Slip behind the new GT3's Alcantara-covered steering wheel, and the car feels familiar. The driving position is excellent, the highly bolstered sport seats are supremely comfortable and supportive for those not broad in the behind, and the controls are familiar to anyone who knows 911s. But as soon as you spin the key and initiate the raspy exhaust, you know you're not in a car designed for daily commuting. The stiff clutch and the high-effort shifter provide further confirmation of the GT3's dedicated nature when you slip the transmission into first gear. The high shift effort comes in part from the short-throw linkage, which reduces by half the distance the shifter moves between gears. It also reflects that the GT3 uses a race-derived Getrag transmission with heavy-duty steel synchronizers, much shorter gearing, a dedicated oil cooling system, and interchangeable ratios, rather than the Aisin transmission used in other 911s.

Although not a hugely torquey engine — the peak of 317 lb-ft doesn't arrive until 6250 rpm — the GT3 still delivers healthy midrange power, and you can putter around town in the 2000-rpm range to avoid disturbing sleepy locals. Flip the sport switch on the dash, and valves in the exhaust system will bypass the primary mufflers at about 3000 rpm to add nearly 30 lb-ft of torque at full throttle, but the resulting exhaust rap will draw undesirable attention within most municipalities. Better to wait until you leave the city limits and let the exhaust go into its unrestricted mode at 4500 rpm as you hurtle toward the engine's 8500-rpm redline, the thrust against your back getting stronger with every additional rev. As the engine spins beyond 6000 rpm, the combination of fierce acceleration, strident intake and exhaust sounds, and increasing tire noise will totally rivet your attention.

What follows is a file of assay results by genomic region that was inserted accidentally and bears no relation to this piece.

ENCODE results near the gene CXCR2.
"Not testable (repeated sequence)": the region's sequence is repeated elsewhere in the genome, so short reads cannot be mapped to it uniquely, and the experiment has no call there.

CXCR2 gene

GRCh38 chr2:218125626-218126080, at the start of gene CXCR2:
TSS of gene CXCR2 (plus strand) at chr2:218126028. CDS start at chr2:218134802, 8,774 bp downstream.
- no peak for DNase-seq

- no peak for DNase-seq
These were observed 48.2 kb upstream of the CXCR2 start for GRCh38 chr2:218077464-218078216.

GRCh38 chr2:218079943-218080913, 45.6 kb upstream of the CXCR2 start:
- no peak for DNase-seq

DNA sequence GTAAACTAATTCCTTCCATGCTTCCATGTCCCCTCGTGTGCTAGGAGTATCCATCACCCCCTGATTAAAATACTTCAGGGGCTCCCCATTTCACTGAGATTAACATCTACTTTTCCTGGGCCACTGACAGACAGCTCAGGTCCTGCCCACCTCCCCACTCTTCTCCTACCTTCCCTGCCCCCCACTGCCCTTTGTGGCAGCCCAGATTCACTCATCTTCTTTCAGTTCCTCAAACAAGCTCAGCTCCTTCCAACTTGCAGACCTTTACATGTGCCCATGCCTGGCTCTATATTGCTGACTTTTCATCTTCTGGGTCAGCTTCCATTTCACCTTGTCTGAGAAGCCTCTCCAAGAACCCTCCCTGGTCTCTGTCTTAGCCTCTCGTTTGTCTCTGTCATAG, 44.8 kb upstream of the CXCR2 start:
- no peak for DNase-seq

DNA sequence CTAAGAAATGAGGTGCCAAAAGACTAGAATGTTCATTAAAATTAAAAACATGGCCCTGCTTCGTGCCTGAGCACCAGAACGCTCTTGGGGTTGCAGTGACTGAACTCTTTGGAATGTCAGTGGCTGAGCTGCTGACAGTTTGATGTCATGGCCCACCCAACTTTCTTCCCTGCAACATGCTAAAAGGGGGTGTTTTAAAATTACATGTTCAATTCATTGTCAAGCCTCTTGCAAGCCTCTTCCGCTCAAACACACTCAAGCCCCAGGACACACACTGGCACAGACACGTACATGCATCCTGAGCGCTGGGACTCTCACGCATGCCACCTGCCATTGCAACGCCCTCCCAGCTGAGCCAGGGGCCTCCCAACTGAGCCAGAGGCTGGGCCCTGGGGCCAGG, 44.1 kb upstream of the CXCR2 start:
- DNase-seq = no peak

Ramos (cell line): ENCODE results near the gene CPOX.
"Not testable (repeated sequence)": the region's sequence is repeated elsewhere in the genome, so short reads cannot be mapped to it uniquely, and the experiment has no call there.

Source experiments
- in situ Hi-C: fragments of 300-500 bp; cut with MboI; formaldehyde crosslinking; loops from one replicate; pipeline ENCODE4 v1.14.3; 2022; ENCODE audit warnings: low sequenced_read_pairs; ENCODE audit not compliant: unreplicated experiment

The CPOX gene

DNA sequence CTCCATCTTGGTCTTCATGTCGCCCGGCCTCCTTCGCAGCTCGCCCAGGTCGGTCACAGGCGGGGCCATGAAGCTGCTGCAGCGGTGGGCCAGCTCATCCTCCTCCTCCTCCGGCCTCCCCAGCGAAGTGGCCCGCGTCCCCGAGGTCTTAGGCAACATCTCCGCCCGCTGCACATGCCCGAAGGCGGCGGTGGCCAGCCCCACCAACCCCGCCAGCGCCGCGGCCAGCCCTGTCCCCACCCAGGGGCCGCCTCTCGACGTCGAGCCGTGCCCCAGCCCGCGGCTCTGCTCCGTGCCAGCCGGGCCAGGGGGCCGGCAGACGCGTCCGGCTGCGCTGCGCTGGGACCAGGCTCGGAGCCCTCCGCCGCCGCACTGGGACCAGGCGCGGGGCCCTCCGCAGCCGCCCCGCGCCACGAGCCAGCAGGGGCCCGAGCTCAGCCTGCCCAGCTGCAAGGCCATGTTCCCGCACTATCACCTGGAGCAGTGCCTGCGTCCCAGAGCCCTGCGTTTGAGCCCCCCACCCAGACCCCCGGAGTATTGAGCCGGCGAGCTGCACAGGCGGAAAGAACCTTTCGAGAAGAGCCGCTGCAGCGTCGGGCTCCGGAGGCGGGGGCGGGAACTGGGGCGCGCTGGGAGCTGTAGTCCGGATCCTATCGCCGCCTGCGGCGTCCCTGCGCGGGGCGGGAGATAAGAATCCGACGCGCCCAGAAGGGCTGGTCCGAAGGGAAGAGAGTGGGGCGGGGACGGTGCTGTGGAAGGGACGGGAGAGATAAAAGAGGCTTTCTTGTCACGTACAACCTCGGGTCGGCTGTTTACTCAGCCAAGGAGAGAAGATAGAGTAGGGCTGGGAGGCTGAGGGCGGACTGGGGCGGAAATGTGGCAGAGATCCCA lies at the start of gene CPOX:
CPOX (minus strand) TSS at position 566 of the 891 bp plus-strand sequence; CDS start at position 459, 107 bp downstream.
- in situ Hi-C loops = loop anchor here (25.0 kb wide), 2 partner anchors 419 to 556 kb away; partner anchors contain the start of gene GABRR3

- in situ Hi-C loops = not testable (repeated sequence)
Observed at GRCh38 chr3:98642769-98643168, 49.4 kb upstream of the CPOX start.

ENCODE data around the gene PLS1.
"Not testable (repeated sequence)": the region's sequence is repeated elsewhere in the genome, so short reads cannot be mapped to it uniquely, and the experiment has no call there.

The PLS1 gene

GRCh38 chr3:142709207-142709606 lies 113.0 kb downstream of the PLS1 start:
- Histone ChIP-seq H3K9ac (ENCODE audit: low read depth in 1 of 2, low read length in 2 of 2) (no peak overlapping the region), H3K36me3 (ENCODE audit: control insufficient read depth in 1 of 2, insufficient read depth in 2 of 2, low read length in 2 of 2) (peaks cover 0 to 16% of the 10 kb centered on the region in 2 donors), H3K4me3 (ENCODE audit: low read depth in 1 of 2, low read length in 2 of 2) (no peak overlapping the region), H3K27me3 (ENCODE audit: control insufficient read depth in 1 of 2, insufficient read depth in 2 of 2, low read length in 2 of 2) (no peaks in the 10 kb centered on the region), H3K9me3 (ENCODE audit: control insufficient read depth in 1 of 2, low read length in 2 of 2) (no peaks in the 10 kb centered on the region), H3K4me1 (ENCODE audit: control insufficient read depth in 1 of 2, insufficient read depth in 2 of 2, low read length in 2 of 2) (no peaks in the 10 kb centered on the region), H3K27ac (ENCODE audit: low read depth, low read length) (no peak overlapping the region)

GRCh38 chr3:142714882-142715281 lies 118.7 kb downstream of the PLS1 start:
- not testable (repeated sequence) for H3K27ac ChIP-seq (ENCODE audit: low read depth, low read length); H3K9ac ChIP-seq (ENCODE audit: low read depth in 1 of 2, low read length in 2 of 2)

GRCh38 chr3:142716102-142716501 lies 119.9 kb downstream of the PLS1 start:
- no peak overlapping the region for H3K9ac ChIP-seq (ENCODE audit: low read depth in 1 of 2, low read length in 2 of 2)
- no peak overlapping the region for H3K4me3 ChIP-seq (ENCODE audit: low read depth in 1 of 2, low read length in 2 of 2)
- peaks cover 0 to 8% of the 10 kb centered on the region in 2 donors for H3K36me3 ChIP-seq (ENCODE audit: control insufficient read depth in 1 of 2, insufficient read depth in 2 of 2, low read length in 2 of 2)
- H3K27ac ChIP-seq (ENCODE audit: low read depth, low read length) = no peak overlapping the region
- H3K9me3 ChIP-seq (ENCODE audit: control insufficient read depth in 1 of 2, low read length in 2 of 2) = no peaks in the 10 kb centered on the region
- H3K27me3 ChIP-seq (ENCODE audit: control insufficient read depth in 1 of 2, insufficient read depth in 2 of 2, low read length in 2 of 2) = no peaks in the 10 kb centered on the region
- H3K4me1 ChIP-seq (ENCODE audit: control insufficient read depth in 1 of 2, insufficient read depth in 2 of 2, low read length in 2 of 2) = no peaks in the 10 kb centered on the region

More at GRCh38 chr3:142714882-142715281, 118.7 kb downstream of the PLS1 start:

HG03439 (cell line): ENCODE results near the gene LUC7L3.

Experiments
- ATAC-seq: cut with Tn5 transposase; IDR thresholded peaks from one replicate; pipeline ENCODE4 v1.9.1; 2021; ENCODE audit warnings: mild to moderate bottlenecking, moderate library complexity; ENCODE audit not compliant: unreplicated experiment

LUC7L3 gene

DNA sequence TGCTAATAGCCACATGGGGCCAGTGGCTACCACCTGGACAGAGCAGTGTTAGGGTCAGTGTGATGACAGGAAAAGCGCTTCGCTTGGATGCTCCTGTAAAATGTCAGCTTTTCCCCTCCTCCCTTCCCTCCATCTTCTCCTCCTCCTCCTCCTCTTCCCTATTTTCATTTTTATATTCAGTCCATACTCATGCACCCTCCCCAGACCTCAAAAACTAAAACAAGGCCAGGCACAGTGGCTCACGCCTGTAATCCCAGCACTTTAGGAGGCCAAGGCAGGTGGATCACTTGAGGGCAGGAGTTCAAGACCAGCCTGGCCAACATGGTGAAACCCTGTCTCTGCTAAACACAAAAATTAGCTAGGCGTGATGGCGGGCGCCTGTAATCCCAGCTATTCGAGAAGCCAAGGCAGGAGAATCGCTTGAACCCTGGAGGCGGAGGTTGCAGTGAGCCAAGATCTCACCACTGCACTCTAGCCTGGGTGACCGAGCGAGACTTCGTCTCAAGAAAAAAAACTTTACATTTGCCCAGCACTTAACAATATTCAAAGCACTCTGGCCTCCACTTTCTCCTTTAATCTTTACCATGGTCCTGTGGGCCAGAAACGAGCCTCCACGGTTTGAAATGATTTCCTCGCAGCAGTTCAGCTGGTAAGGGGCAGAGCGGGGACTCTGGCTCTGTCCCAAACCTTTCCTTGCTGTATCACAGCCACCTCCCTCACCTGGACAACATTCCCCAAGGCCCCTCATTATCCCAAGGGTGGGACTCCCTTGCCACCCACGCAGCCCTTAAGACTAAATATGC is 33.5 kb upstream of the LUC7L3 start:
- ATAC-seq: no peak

The GT3 lunges forward through the gears until you shift into fifth at 145 mph. From then on, the acceleration moderates, although your adrenal glands will remain stimulated by the slower vehicles that seem to be suddenly standing still, even though they're moving at autobahn speeds. Traffic prevented us from exceeding 175 mph, but the GT3 feels comfortable at such a pace, even on a hilly and curving autobahn. It feels 911-like in the sense that the car moves around a bit, without ever threatening to lose control. You have to accept that it doesn't have a locked-in-a-straight-line character and simply let it move a bit. Despite the handling-oriented suspension calibration, the GT3 is not at all harsh on German roads, and the body motions are surprisingly supple. Press the Porsche Active Suspension Management button to shift the shocks onto the sport program, and the body motions tighten considerably at the expense of much jerkier ride motions. This setting is best reserved for racetracks or the smoothest of roads.